The present research is aimed at studying in vitro regeneration of immature (yellow plumule) explants on solid Murashige and Skoog (MS) media supplemented with different combinations and concentrations of α-napthaleneacetic acid (NAA) and 6-benzyl aminopurine (BAP). To date, this is the first report of successful in vitro regeneration from immature explants (yellow plumule) with new characteristics (layered multishoots) in double-layered MS media. At the same time, the study focused on the effects of light distances on the in vitro regeneration of this species.

2. Materials and Methods

2.1. Plant Material

Nelumbo nucifera Gaertn. plants were obtained from a natural lake, the Chini Lake, in Pahang, Malaysia. No specific permits were required for the described field studies. The location is not privately owned or protected in any way and the field studies did not involve endangered or protected species.

2.2. Seed Sterilisation and Germination

Immature seeds were collected after two months of anthesis, from intact plants. The immature seeds (0.5–1.0 cm) with bright yellow colour were obtained from enclosed flowers. The healthy seeds were oval-shaped and initially washed with tap water and teepol. The seeds were then sterilised with 99% (v/v) sodium hypochlorite solution for 1 min and rinsed with distilled water three times. In a laminar flow cabinet, the seeds were dipped in 70% (v/v) ethanol for 1 minute and blotted with sterile tissue. The cotyledons were excised into two and the yellow plumules were cut (3 mm) and cultured with adaxial polarity on solid basal MS (Duchefa) medium [9] supplemented with 30 g/L sucrose (System) and 8 g/L agar (Oxoid).

2.3. In Vitro Plant Regeneration and Culture Conditions

Growth regulators, α-napthaleneacetic acid (NAA), and 6-benzyl aminopurine (BAP) were dissolved in sodium hydroxide (NaOH) and added to Murashige and Skoog (MS) media. After two weeks, the plumules were excised into small pieces (3 mm2) and cultured on MS media with 30 different combinations and concentrations of NAA (Sigma) and BAP (Sigma). Thirty replicates for each treatment were used. The pH was adjusted to 5.5 by adding 0.1 M of either sodium hydroxide (NaOH) or hydrochloric acid (HCl). Finally, the media were set to pH 5.5 and autoclaved at 104 kPa (15 Psi2) at 121°C for 21 minutes. The sterilised media were poured into 1/3 of 60 mL sterile containers. All cultures were incubated in a culture room at °C, with a 16-hour photoperiod with 1.496 W m−2 of light intensity. Subcultures were performed every 21–28 days to provide new and fresh nutrients under the same conditions.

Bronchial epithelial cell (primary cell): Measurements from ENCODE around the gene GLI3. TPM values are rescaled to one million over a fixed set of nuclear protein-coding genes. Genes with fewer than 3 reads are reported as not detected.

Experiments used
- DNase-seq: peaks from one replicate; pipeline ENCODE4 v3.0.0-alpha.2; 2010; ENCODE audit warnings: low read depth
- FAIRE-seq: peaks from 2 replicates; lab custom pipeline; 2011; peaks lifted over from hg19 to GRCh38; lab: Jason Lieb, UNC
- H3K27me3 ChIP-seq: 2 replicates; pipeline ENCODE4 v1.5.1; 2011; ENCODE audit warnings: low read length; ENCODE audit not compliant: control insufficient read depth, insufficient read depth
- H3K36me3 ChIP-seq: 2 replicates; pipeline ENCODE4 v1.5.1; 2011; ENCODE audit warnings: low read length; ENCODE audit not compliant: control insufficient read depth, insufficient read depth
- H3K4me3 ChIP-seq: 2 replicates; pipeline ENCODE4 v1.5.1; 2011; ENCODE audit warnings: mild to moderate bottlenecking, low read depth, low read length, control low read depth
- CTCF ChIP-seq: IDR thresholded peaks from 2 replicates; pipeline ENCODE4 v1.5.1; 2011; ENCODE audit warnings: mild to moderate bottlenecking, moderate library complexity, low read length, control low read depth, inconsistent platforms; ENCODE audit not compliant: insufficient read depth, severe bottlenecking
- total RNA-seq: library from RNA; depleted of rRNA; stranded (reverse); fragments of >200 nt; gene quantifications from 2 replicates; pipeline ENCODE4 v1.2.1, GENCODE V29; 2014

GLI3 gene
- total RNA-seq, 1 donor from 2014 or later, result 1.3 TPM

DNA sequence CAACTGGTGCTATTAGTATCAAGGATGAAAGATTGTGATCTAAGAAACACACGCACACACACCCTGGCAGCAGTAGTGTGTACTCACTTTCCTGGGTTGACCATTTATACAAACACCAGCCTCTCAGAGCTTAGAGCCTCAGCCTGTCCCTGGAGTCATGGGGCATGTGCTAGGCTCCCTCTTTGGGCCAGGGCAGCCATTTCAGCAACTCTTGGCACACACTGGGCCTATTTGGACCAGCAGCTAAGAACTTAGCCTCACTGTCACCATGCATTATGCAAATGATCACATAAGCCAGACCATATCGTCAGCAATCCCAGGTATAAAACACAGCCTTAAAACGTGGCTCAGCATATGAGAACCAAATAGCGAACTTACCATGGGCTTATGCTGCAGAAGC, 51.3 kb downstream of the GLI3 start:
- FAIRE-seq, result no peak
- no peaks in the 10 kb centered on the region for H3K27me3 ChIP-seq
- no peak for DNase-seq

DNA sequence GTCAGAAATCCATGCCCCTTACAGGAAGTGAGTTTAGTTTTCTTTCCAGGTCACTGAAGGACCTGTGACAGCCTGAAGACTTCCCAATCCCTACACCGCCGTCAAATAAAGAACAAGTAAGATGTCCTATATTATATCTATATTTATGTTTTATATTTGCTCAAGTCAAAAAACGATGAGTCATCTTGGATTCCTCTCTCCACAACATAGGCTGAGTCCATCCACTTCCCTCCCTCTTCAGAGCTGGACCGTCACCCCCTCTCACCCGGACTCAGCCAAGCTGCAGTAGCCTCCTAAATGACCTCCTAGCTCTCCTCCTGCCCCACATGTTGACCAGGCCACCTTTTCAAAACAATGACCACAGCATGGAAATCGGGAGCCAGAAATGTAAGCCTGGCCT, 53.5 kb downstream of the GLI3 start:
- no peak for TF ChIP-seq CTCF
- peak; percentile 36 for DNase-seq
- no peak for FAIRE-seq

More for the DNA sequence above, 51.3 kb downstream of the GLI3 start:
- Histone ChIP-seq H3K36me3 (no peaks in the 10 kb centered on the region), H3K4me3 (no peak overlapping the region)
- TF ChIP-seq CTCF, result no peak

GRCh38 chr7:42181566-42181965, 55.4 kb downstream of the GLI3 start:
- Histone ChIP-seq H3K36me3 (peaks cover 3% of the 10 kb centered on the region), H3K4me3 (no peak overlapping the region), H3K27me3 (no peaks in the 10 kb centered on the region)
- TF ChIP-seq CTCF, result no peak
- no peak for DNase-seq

2.4. Effects of Double-Layered MS Medium

The completely regenerated plantlets (6–8 weeks) with shoots and roots were transferred onto solid MS media supplemented with a hormone media (bottom layer) and liquid MS basal media (upper layer). Solid media were fixed to 1 cm height in the sterile tubes. At the same time the liquid media level was altered to a ratio of either 1 : 1, 1 : 2, or 1 : 3 to a solid level.

2.5. Effects of Light Distance

Cultures were also exposed to the light source at different distances (55 cm, 10 cm, 15 cm, 20 cm, 25 cm, and 30 cm). Cultures were incubated at °C with 16 hours of light and 8 hours of dark. Thirty replicates for each treatment were prepared.

2.6. Acclimatization